Police trade cruisers for bike patrol

by Joe Szydlowski, Scripps Media, Redding Record Searchlight, August 8, 2014

REDDING, California - Redding police officers are taking to bicycles to patrol downtown Redding and Hilltop Drive a few days a week, said Sgt. Brian Barner, head of the department’s traffic division.

The department started the bike patrol July 29 and Chief Robert Paoletti announced the program at his crime town hall the following day.

The officers connect with residents and business owners in downtown and on Hilltop Drive, creating a kind of “neighborhood police unit,” Barner said.

But that means there’s a trade-off — the bike officers have been moved from the traffic division during their bike routes two days a week. During that time, they can’t work on traffic enforcement and crashes, leaving those duties to patrol officers.

“Guys in police cars are responding to calls for service,” Barner said. “We’re on a bike doing proactive enforcement, contacting the business community, people that are out, and resolving any issues that they say they’re having.”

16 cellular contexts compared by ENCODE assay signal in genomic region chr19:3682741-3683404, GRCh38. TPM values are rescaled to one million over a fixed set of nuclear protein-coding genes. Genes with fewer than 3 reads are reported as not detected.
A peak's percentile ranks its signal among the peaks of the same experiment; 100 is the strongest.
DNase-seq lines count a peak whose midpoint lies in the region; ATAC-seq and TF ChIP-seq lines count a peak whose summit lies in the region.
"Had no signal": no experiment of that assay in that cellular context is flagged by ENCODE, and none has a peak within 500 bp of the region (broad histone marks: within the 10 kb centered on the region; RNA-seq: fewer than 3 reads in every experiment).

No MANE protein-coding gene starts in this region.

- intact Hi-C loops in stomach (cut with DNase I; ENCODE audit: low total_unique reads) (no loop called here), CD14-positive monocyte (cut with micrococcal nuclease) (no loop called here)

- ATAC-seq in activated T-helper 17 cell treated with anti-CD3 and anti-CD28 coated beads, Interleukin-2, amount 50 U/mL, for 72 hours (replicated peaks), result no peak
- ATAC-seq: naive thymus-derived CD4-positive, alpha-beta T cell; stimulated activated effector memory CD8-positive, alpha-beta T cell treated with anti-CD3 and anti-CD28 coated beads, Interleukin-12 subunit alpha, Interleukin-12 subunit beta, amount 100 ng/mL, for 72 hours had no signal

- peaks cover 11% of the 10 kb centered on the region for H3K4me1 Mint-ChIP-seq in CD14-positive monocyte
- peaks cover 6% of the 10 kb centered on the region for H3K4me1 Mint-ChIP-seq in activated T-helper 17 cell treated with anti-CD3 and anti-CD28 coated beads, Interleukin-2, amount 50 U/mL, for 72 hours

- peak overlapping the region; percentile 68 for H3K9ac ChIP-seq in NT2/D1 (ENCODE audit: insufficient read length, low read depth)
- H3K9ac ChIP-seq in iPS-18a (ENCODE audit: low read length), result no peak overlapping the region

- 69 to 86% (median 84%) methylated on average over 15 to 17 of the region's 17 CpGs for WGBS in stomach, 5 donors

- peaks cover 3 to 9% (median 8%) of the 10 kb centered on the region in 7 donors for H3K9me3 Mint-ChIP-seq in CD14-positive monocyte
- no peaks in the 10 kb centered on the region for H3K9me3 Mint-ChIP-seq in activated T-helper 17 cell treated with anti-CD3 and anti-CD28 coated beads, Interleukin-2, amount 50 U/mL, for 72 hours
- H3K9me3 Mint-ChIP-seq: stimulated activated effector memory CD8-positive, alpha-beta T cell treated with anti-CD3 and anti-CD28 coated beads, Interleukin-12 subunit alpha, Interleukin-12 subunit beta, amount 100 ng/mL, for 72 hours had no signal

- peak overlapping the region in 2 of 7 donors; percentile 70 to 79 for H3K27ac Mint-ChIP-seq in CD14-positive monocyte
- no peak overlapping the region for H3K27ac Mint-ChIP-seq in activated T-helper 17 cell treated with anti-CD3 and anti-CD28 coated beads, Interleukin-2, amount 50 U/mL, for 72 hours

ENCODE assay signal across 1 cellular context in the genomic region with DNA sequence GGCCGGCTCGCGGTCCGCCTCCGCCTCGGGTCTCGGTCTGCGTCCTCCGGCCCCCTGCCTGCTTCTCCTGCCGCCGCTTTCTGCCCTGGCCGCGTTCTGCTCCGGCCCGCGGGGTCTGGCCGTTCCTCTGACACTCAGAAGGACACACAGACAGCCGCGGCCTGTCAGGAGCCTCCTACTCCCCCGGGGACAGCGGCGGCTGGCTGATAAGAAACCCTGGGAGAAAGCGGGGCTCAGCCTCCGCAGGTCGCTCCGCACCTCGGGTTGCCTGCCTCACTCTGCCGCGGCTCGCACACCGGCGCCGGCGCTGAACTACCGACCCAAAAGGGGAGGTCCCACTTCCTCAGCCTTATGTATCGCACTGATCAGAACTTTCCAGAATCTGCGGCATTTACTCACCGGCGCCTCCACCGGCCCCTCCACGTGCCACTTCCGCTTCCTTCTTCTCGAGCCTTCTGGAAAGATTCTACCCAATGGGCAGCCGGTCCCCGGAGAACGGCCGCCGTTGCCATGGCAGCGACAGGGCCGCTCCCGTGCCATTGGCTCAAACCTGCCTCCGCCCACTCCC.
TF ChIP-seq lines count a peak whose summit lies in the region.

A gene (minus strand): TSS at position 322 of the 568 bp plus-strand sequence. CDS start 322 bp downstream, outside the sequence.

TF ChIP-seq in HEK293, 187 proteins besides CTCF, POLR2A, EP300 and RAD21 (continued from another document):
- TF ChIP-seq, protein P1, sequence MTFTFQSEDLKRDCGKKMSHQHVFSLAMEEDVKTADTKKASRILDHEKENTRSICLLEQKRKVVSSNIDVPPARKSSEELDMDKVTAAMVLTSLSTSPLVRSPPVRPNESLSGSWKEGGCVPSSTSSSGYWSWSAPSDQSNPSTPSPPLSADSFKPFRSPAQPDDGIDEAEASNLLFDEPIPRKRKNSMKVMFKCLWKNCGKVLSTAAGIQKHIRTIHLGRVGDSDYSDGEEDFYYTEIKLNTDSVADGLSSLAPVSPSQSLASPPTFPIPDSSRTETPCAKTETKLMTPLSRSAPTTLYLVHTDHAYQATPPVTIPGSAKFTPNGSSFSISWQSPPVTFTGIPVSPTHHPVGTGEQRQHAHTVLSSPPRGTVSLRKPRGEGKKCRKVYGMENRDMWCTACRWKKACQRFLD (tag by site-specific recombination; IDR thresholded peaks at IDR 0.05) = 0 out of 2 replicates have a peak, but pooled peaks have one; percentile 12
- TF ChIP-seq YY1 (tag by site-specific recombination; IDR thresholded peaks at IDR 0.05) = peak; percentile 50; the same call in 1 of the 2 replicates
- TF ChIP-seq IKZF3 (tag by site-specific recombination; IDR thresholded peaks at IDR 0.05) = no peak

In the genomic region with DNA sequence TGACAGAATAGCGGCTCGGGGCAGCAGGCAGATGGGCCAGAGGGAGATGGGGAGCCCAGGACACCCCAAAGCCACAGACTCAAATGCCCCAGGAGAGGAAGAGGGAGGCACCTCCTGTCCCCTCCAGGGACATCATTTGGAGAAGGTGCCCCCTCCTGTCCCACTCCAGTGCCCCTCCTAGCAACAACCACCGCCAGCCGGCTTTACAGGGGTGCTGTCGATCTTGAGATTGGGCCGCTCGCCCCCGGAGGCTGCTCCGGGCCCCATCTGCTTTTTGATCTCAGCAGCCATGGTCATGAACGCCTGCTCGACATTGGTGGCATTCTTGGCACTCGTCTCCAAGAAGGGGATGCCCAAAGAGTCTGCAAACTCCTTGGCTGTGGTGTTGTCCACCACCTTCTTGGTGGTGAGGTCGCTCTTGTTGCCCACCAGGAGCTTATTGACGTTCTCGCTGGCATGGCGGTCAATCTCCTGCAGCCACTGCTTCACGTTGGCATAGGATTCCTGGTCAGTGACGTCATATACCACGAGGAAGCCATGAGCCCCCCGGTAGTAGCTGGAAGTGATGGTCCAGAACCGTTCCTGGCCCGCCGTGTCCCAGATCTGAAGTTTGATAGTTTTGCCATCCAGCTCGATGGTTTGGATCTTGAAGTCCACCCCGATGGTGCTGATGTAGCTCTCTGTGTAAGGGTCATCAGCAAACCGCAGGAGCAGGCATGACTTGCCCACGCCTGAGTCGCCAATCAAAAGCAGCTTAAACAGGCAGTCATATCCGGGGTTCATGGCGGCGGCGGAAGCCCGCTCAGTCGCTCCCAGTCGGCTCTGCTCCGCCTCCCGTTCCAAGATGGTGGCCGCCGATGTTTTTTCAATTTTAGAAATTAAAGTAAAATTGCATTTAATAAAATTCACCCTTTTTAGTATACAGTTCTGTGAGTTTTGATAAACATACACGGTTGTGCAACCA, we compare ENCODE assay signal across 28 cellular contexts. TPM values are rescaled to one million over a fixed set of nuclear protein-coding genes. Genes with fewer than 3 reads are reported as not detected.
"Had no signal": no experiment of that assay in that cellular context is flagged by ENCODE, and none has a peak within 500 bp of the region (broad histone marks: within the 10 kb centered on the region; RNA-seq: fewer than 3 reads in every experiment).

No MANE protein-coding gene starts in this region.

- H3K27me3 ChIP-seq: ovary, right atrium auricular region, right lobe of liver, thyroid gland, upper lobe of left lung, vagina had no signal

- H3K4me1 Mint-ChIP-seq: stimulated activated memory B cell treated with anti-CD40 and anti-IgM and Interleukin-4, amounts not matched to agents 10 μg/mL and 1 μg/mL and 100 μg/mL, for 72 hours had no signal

He noted at least one traffic officer will remain on duty even while the other officers are out on bikes.

They also can’t respond to major incidents outside of the area, Barner said.

But the community connection has already appeared for Hilltop Drive businessman Dennis Morgan.

“It’s awesome. I love it,” he said.

Morgan said he flagged down officers at his business, Banner Real Estate, over a broken-down van that had sat on an empty lot for years.

It had become a regular hangout for transients, he said. The crowd made workers nervous, and he asked officers to check it out, he said.

“(The officer) went over to the van, ran them out and called the owners of the van, told the owners of the van to tow it away within a week,” Morgan said.

On Thursday, officers towed the van, filled with drug paraphernalia and trash, Barner said.

The idea of bike officers is appealing to Jason Schlange, 33, who’s co-owner of R&R Meats downtown. But he doesn’t want it to impede traffic enforcement and crashes.

Officers decide which areas to patrol in the neighborhoods, using information from the communities to find problems, Barner said. Caldwell, Library and South City Park are some areas officers are looking at.

They went through South City Park on Tuesday, making six arrests, giving nine citations and contacting 13 businesses. The citations were mainly for alcohol possession in public while arrests were for warrants and drug possession.

“People don’t expect to see a cop on a bike, so you can roll right up on them,” he said.

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